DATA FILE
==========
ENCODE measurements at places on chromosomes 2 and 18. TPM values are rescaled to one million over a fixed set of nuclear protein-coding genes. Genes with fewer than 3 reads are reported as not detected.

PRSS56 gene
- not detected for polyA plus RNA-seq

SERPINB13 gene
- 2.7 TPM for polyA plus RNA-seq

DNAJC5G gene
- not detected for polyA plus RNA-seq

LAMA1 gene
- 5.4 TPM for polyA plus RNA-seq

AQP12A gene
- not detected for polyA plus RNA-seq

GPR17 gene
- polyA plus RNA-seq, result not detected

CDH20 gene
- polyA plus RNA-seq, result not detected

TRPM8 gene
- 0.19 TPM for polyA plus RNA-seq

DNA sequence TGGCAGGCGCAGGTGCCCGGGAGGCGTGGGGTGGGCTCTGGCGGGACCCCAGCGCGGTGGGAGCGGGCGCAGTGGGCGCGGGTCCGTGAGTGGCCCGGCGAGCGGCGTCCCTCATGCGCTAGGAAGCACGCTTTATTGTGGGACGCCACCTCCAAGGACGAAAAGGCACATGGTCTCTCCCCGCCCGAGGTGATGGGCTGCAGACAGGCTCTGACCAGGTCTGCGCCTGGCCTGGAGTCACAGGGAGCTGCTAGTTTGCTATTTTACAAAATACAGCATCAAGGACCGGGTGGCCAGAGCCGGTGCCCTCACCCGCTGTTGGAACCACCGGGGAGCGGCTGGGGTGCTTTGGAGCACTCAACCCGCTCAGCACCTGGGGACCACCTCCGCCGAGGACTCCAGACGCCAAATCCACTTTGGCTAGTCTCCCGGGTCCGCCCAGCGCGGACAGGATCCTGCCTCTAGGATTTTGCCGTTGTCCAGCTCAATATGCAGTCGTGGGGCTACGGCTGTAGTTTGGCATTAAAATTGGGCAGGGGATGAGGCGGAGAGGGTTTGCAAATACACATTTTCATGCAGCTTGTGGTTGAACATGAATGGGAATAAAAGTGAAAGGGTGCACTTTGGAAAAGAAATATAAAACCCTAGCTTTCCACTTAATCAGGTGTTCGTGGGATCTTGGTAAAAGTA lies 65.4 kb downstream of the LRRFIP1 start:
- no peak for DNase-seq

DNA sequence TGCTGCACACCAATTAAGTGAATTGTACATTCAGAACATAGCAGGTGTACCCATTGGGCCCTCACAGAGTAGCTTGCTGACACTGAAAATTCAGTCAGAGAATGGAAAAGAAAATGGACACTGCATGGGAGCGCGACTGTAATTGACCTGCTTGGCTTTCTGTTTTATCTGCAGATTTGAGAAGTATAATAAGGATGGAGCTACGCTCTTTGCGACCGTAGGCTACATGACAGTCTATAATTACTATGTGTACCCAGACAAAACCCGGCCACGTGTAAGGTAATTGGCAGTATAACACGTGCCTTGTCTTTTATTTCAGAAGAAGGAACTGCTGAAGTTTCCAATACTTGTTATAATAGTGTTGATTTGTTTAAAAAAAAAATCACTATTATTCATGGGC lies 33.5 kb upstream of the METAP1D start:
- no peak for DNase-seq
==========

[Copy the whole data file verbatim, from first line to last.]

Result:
ENCODE measurements at places on chromosomes 2 and 18. TPM values are rescaled to one million over a fixed set of nuclear protein-coding genes. Genes with fewer than 3 reads are reported as not detected.

PRSS56 gene
- not detected for polyA plus RNA-seq

SERPINB13 gene
- 2.7 TPM for polyA plus RNA-seq

DNAJC5G gene
- not detected for polyA plus RNA-seq

LAMA1 gene
- 5.4 TPM for polyA plus RNA-seq

AQP12A gene
- not detected for polyA plus RNA-seq

GPR17 gene
- polyA plus RNA-seq, result not detected

CDH20 gene
- polyA plus RNA-seq, result not detected

TRPM8 gene
- 0.19 TPM for polyA plus RNA-seq

DNA sequence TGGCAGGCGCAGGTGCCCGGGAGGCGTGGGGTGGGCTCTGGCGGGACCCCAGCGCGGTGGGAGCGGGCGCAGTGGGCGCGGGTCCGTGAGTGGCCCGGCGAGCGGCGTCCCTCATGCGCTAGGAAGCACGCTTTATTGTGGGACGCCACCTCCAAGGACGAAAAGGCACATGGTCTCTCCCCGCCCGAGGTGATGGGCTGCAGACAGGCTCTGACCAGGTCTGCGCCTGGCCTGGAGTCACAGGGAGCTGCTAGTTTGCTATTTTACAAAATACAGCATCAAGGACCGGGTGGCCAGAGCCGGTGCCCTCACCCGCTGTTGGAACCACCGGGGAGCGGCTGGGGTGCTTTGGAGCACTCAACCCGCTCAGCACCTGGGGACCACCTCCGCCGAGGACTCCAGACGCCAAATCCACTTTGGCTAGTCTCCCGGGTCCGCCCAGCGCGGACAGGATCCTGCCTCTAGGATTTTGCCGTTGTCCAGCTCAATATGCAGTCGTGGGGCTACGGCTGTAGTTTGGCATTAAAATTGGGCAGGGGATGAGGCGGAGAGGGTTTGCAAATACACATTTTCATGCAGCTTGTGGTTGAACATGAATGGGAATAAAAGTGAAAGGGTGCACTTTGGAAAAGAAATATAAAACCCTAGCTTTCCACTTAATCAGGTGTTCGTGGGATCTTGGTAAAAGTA lies 65.4 kb downstream of the LRRFIP1 start:
- no peak for DNase-seq

DNA sequence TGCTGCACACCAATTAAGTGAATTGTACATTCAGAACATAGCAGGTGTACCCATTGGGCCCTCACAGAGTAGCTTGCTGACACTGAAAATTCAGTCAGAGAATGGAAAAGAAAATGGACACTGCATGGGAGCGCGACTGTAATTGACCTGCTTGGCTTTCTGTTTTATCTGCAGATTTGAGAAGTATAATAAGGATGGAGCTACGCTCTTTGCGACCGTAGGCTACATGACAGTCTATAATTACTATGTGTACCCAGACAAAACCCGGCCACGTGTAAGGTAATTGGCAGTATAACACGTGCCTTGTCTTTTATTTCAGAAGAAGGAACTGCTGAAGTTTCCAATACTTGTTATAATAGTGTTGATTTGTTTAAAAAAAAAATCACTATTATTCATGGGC lies 33.5 kb upstream of the METAP1D start:
- no peak for DNase-seq